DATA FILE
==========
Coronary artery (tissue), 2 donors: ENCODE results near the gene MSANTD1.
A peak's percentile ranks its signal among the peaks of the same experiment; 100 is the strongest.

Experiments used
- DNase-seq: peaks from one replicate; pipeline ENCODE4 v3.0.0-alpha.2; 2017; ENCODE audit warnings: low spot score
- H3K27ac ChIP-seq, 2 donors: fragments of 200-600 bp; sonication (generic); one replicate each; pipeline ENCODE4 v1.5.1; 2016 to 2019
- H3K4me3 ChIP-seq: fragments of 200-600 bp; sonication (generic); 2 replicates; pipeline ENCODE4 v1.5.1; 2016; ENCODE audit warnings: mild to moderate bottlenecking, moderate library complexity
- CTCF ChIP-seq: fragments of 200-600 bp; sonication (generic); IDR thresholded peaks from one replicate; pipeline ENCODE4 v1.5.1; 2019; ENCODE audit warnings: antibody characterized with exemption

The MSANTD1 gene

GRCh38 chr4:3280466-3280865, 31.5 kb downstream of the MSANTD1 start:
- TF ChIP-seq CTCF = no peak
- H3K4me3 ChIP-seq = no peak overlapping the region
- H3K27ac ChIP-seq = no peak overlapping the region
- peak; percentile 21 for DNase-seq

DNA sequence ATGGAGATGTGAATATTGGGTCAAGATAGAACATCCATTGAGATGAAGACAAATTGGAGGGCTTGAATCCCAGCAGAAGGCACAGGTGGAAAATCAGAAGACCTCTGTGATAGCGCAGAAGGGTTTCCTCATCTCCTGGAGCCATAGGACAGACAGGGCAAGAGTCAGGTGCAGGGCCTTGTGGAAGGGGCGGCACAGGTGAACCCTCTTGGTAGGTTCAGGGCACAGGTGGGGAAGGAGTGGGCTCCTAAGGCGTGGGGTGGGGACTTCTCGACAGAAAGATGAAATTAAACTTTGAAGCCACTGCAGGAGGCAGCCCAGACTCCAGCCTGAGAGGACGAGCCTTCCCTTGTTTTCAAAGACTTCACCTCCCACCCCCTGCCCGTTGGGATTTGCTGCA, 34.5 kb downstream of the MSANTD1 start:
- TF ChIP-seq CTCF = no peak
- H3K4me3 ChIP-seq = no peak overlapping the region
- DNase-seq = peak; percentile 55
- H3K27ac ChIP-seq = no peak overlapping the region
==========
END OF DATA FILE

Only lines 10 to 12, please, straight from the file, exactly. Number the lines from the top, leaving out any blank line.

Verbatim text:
- TF ChIP-seq CTCF = no peak
- H3K4me3 ChIP-seq = no peak overlapping the region
- H3K27ac ChIP-seq = no peak overlapping the region